Lucius Fox

Chief Executive Officer of Wayne Enterprises


150 Years of the DC Emancipation Act

In celebration of the 150th anniversary of the DC Emancipation Act, the National Archives has released this short documentary video. Archivists discusses the petitions filed by owners and enslaved persons; how the process worked, and how the University of Nebraska’s new website, Civil War Washington ( will make the petitions available to researchers.

Posted at 12:42pm and tagged with: slavery, emancipation, Washington DC, Civil War, CW150, National Archives,.


The District of Columbia Emancipation Act

On April 16, 1862, President Abraham Lincoln signed a bill ending slavery in the District of Columbia. Passage of this act came 9 months before President Lincoln issued his Emancipation Proclamation. The act brought to conclusion decades of agitation aimed at ending what antislavery advocates called “the national shame” of slavery in the nation’s capital.

Posted at 9:17am and tagged with: Emancipation, Today's Document, Washington DC, abraham lincoln, history, slavery, today in history, civil war, african american history,.


Judgment in the U.S. Supreme Court Case Dred Scott v. John F.A. Sanford, March 6, 1857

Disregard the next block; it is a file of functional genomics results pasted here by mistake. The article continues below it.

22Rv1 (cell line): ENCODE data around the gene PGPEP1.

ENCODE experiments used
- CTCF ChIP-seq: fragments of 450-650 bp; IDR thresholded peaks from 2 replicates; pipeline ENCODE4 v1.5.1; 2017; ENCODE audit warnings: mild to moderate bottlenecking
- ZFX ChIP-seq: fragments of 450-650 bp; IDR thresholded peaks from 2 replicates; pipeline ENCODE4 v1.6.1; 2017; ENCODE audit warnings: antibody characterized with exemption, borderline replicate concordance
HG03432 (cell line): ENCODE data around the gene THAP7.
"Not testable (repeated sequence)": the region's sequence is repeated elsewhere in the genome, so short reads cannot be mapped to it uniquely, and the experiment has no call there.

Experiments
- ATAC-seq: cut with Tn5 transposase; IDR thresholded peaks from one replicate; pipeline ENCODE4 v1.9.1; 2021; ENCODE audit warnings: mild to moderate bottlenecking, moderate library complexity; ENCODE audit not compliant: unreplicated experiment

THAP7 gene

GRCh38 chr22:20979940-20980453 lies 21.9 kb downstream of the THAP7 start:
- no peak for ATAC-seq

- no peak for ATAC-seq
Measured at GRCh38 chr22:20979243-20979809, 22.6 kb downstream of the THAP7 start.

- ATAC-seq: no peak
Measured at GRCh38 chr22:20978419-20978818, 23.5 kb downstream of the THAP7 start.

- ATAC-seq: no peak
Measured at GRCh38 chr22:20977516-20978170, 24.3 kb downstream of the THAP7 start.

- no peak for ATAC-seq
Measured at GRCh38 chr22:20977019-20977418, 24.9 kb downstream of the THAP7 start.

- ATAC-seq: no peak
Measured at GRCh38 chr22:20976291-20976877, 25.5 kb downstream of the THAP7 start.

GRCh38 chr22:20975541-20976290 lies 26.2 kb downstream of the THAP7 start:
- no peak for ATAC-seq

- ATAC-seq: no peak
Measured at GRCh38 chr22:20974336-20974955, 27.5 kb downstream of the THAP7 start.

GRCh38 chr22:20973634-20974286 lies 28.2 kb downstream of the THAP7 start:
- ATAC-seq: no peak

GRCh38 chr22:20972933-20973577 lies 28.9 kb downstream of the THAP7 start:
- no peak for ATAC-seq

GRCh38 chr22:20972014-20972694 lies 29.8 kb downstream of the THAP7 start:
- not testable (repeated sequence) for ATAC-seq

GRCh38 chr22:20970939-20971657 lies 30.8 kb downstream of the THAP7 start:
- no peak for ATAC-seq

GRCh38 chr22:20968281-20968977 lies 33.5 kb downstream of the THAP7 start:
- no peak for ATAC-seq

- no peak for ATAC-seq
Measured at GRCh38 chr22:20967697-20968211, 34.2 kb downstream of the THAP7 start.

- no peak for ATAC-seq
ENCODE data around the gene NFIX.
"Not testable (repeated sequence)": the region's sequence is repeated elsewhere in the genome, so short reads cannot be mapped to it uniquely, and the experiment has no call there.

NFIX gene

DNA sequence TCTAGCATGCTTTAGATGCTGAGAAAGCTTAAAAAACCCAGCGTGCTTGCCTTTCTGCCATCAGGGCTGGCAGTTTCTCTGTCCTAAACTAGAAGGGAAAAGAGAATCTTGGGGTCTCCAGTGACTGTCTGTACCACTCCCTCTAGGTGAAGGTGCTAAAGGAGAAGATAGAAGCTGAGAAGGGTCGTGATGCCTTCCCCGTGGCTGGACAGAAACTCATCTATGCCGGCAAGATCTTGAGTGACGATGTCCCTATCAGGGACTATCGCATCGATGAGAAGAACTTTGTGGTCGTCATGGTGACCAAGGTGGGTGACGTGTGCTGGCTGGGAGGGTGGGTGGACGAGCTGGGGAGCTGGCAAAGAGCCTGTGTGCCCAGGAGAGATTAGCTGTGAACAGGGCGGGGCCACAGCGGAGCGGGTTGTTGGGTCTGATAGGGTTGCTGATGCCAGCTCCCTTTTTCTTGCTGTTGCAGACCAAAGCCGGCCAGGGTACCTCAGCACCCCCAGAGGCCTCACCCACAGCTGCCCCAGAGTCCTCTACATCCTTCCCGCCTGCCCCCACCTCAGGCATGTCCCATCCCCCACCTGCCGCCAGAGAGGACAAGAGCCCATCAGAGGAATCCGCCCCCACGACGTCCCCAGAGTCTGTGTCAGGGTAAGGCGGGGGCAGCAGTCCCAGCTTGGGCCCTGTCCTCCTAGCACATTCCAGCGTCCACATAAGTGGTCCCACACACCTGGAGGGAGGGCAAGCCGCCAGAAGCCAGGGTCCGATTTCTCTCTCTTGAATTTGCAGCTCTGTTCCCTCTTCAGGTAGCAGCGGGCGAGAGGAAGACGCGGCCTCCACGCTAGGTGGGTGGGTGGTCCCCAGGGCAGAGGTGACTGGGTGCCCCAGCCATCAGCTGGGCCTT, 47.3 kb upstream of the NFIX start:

The 11-year struggle for freedom by the enslaved Dred Scott and his wife culminated in one of the Supreme Court’s most criticized decisionsChief Justice Roger B. Taney read the majority opinion of the Court, which stated that slaves were not citizens of the United States and, therefore, could not expect any protection from the federal government or the courts; the opinion also stated that Congress had no authority to ban slavery from a federal territory. The decision was overturned by the 13th and 14th amendments to the Constitution, which abolish slavery and declare all persons born in the United States to be citizens.

Cover Sheet Summarizing Disposition of the Dred Scott Case by the U.S. Supreme Court, 03/06/1857 

Posted at 9:03am and tagged with: History, African Americans, Dred Scott, Today's Document, supreme court, today in history, slavery, african american history, emancipation, 1800s,.

In August of 1865, a Colonel P.H. Anderson of Big Spring, Tennessee, wrote to his former slave, Jourdan Anderson, and requested that he come back to work on his farm. Jourdan — who, since being emancipated, had moved to Ohio, found paid work, and was now supporting his family — responded spectacularly by way of the letter seen below (a letter which, according to newspapers at the time, he dictated).

Posted at 6:56pm and tagged with: History, Slavery, Emancipation, Jourdan Anderson, Letters of Note,.